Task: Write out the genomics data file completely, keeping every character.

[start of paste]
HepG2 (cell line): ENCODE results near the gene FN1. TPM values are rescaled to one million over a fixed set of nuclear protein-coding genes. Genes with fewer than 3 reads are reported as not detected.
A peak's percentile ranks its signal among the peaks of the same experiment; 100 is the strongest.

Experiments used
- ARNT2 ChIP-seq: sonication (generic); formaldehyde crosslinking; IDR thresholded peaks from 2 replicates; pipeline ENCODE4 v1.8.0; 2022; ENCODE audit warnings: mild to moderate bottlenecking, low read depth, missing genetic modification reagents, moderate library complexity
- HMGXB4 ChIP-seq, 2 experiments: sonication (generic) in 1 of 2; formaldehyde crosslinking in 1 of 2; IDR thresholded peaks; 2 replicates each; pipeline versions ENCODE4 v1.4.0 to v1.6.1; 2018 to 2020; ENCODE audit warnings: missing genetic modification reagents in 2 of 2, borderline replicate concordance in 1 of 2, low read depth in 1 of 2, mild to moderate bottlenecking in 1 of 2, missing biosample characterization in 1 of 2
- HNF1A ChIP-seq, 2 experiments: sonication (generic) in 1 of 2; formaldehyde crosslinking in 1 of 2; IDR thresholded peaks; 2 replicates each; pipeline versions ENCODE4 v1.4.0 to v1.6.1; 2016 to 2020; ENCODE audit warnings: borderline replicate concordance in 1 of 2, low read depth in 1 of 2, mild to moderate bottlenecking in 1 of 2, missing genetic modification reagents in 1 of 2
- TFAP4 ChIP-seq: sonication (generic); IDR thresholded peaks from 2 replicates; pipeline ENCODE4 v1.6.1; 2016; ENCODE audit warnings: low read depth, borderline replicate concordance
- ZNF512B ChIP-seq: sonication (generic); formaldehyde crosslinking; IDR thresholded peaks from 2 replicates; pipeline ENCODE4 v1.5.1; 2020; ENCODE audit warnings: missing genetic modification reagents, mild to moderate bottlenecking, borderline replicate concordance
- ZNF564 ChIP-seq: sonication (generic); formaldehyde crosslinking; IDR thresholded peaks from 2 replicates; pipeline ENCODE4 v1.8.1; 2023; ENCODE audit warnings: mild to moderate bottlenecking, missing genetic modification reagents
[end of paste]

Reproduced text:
HepG2 (cell line): ENCODE results near the gene FN1. TPM values are rescaled to one million over a fixed set of nuclear protein-coding genes. Genes with fewer than 3 reads are reported as not detected.
A peak's percentile ranks its signal among the peaks of the same experiment; 100 is the strongest.

Experiments used
- ARNT2 ChIP-seq: sonication (generic); formaldehyde crosslinking; IDR thresholded peaks from 2 replicates; pipeline ENCODE4 v1.8.0; 2022; ENCODE audit warnings: mild to moderate bottlenecking, low read depth, missing genetic modification reagents, moderate library complexity
- HMGXB4 ChIP-seq, 2 experiments: sonication (generic) in 1 of 2; formaldehyde crosslinking in 1 of 2; IDR thresholded peaks; 2 replicates each; pipeline versions ENCODE4 v1.4.0 to v1.6.1; 2018 to 2020; ENCODE audit warnings: missing genetic modification reagents in 2 of 2, borderline replicate concordance in 1 of 2, low read depth in 1 of 2, mild to moderate bottlenecking in 1 of 2, missing biosample characterization in 1 of 2
- HNF1A ChIP-seq, 2 experiments: sonication (generic) in 1 of 2; formaldehyde crosslinking in 1 of 2; IDR thresholded peaks; 2 replicates each; pipeline versions ENCODE4 v1.4.0 to v1.6.1; 2016 to 2020; ENCODE audit warnings: borderline replicate concordance in 1 of 2, low read depth in 1 of 2, mild to moderate bottlenecking in 1 of 2, missing genetic modification reagents in 1 of 2
- TFAP4 ChIP-seq: sonication (generic); IDR thresholded peaks from 2 replicates; pipeline ENCODE4 v1.6.1; 2016; ENCODE audit warnings: low read depth, borderline replicate concordance
- ZNF512B ChIP-seq: sonication (generic); formaldehyde crosslinking; IDR thresholded peaks from 2 replicates; pipeline ENCODE4 v1.5.1; 2020; ENCODE audit warnings: missing genetic modification reagents, mild to moderate bottlenecking, borderline replicate concordance
- ZNF564 ChIP-seq: sonication (generic); formaldehyde crosslinking; IDR thresholded peaks from 2 replicates; pipeline ENCODE4 v1.8.1; 2023; ENCODE audit warnings: mild to moderate bottlenecking, missing genetic modification reagents